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Reasons to Not Make New Year's Resolutions

My New Year's Resolution Is to Tell All My Past Resolutions to Go F*ck Themselves

I don't like New Year's resolutions. They're either goals that are way too lofty and I'm setting myself up for failure the minute I make them, or they are half-assed promises that even as I say them or scribble them down on the fresh, lined paper of a fancy new annual planner, I know I won't keep. Don't get me wrong, there are plenty of people who benefit greatly from using a new year to start with a clean slate, and I sincerely applaud them. But for me, coming off the heels of a truly terrible year, I'd like to do something a little different for myself this time around.

As a perfectionist Type A ball of stress who deals with very real anxiety on a daily basis, the idea of creating a resolution and then not living up to my (very high) expectations for myself is not appealing in the least. Do I really want to add more items to check off my already-overflowing to-do list? Not really. Do I foresee getting myself to the gym by 7 a.m. on a weekday even once this upcoming year? Um, no, I do not. I hate the gym. I want a glass of wine at the end of a long day, and I don't think I should guilt-trip myself every time I savor a sip. Yes, my past resolutions have all been utter failures, mostly because my heart wasn't in them.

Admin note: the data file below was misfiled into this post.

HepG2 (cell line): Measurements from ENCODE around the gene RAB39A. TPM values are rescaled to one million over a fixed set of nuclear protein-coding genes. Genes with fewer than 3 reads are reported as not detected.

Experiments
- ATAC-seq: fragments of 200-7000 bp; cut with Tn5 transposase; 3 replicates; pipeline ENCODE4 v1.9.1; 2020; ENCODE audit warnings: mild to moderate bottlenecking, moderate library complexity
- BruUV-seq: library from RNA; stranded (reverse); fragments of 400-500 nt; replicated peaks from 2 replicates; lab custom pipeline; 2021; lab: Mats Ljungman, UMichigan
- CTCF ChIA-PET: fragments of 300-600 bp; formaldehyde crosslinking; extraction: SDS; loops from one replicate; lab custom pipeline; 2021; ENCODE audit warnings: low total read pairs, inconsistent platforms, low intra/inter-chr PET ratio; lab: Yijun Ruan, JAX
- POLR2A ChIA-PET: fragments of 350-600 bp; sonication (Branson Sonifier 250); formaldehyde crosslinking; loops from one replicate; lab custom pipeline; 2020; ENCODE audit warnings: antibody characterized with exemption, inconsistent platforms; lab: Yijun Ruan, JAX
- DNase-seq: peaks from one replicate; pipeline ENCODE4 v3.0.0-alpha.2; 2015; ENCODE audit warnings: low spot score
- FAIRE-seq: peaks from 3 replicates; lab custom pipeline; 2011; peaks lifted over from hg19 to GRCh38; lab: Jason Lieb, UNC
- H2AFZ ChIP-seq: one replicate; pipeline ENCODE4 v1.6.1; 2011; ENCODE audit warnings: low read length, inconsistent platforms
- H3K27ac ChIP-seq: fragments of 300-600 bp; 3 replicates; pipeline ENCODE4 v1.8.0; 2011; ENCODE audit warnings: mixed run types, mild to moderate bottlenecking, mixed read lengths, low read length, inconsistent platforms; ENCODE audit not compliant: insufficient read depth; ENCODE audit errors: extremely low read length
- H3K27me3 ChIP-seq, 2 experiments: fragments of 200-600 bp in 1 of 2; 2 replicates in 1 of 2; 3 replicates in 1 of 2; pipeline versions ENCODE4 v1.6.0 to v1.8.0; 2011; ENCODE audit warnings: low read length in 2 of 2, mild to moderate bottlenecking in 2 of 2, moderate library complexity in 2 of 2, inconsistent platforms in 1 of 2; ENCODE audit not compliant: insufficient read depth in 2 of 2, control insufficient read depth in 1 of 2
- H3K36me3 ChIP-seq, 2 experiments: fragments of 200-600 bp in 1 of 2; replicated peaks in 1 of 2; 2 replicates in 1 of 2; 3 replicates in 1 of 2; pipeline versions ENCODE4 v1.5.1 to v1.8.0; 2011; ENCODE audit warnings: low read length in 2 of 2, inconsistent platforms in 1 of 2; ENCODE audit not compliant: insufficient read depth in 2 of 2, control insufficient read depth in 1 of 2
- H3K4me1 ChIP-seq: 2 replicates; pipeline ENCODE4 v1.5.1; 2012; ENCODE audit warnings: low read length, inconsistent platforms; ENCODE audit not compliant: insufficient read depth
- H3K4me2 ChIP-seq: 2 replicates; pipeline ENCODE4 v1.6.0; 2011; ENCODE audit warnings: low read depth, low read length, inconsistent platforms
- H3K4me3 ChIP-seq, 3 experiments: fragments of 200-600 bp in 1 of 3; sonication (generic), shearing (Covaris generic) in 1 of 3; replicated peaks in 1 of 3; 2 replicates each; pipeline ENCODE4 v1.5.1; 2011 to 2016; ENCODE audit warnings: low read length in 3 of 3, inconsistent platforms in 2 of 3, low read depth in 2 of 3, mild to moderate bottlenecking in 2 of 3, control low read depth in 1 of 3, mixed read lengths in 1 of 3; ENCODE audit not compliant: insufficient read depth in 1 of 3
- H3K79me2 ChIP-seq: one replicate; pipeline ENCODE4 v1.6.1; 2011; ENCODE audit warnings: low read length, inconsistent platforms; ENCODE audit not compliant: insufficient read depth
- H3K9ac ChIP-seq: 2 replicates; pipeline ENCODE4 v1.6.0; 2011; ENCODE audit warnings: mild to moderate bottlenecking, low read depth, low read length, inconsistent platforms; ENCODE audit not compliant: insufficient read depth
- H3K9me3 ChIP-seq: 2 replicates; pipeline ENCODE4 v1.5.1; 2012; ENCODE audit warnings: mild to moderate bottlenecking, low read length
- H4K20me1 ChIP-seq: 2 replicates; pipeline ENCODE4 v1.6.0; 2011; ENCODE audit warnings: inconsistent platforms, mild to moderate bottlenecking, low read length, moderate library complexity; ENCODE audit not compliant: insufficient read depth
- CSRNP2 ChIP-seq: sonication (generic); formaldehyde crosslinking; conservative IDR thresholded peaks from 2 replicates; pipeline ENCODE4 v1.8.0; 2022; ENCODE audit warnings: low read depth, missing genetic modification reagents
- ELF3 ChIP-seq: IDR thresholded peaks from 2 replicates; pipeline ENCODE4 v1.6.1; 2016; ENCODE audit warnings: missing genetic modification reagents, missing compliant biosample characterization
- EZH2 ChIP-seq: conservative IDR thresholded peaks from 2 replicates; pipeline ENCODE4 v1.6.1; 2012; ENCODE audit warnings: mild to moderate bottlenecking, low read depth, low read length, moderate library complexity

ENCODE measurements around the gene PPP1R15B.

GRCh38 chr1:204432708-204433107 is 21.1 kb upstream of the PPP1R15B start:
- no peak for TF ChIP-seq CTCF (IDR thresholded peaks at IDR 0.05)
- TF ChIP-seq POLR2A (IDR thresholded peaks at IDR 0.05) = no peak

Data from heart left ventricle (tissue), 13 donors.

I realized that the key to making a "resolution" that I'll actually keep is to not really make one at all.

So the question is, what is my heart into? Well, I'd like to be less stressed, actually. It's pretty simple, in theory. And in my opinion, an intimidating list of resolutions is pretty counterproductive to that goal. I realized that the key to making a "resolution" that I'll actually keep is to not really make one at all.

Instead, I want to focus on going against my very nature and instead try going with the flow — a concept that's entirely foreign to me. Instead of planning my every day down to the minute, I want to have nothing to do at all and savor the peace of that empty space instead of trying to fill it. My "resolution" is to stop worrying so much about doing everything I tell myself I "have" to do and instead try living a little more spontaneously. And, in order to stay true to my nonresolution, I'm going to go against my nature (again) and not worry about the way I plan on going about it. I'm going to try to let go a little of the control I cling so tightly to my knuckles are white with the effort of it. My nonresolution is to breathe. To slow down and to sometimes, even if it takes a little practice, just let myself be.

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